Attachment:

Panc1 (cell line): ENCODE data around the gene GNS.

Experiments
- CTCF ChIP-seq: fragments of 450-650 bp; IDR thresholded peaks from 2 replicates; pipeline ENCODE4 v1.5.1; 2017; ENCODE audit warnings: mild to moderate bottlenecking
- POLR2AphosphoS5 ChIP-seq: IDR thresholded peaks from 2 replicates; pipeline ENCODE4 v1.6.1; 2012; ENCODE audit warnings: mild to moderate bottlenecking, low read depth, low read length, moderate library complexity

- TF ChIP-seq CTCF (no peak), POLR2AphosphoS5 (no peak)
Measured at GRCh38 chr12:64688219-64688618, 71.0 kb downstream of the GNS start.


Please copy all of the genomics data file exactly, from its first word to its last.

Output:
Panc1 (cell line): ENCODE data around the gene GNS.

Experiments
- CTCF ChIP-seq: fragments of 450-650 bp; IDR thresholded peaks from 2 replicates; pipeline ENCODE4 v1.5.1; 2017; ENCODE audit warnings: mild to moderate bottlenecking
- POLR2AphosphoS5 ChIP-seq: IDR thresholded peaks from 2 replicates; pipeline ENCODE4 v1.6.1; 2012; ENCODE audit warnings: mild to moderate bottlenecking, low read depth, low read length, moderate library complexity

- TF ChIP-seq CTCF (no peak), POLR2AphosphoS5 (no peak)
Measured at GRCh38 chr12:64688219-64688618, 71.0 kb downstream of the GNS start.